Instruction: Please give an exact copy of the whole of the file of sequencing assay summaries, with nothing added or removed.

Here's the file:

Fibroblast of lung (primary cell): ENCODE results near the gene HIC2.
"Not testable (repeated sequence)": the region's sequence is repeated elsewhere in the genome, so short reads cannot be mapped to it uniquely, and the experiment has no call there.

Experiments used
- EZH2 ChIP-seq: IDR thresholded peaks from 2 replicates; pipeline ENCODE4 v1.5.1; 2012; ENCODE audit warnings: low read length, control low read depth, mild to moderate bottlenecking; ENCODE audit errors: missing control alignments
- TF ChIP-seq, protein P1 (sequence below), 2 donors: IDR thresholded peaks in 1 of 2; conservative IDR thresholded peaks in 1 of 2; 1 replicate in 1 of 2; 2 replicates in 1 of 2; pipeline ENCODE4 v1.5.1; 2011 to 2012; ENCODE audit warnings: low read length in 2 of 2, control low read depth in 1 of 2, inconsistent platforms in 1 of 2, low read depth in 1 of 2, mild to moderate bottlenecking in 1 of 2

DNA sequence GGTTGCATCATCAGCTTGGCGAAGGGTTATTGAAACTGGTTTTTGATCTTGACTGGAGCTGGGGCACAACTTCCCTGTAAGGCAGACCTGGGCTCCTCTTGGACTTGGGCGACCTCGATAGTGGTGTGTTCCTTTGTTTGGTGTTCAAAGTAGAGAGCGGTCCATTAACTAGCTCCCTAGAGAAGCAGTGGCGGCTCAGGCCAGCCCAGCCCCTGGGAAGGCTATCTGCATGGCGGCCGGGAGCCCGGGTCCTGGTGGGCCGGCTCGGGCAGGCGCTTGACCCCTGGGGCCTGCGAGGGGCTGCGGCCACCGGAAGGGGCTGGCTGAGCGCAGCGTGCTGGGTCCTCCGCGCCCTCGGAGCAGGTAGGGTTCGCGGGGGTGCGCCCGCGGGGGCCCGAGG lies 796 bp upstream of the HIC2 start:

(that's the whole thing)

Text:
Fibroblast of lung (primary cell): ENCODE results near the gene HIC2.
"Not testable (repeated sequence)": the region's sequence is repeated elsewhere in the genome, so short reads cannot be mapped to it uniquely, and the experiment has no call there.

Experiments used
- EZH2 ChIP-seq: IDR thresholded peaks from 2 replicates; pipeline ENCODE4 v1.5.1; 2012; ENCODE audit warnings: low read length, control low read depth, mild to moderate bottlenecking; ENCODE audit errors: missing control alignments
- TF ChIP-seq, protein P1 (sequence below), 2 donors: IDR thresholded peaks in 1 of 2; conservative IDR thresholded peaks in 1 of 2; 1 replicate in 1 of 2; 2 replicates in 1 of 2; pipeline ENCODE4 v1.5.1; 2011 to 2012; ENCODE audit warnings: low read length in 2 of 2, control low read depth in 1 of 2, inconsistent platforms in 1 of 2, low read depth in 1 of 2, mild to moderate bottlenecking in 1 of 2

DNA sequence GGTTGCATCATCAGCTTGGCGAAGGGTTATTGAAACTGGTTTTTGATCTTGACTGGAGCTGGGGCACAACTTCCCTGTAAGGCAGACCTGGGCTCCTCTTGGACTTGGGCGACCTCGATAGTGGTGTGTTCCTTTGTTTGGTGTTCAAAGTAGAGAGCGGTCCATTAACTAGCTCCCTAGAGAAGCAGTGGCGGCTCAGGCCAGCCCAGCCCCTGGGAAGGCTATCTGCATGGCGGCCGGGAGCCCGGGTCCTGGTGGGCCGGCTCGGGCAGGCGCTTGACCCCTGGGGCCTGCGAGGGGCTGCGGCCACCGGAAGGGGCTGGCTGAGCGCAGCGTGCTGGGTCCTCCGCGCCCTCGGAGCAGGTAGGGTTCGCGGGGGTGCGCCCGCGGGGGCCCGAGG lies 796 bp upstream of the HIC2 start: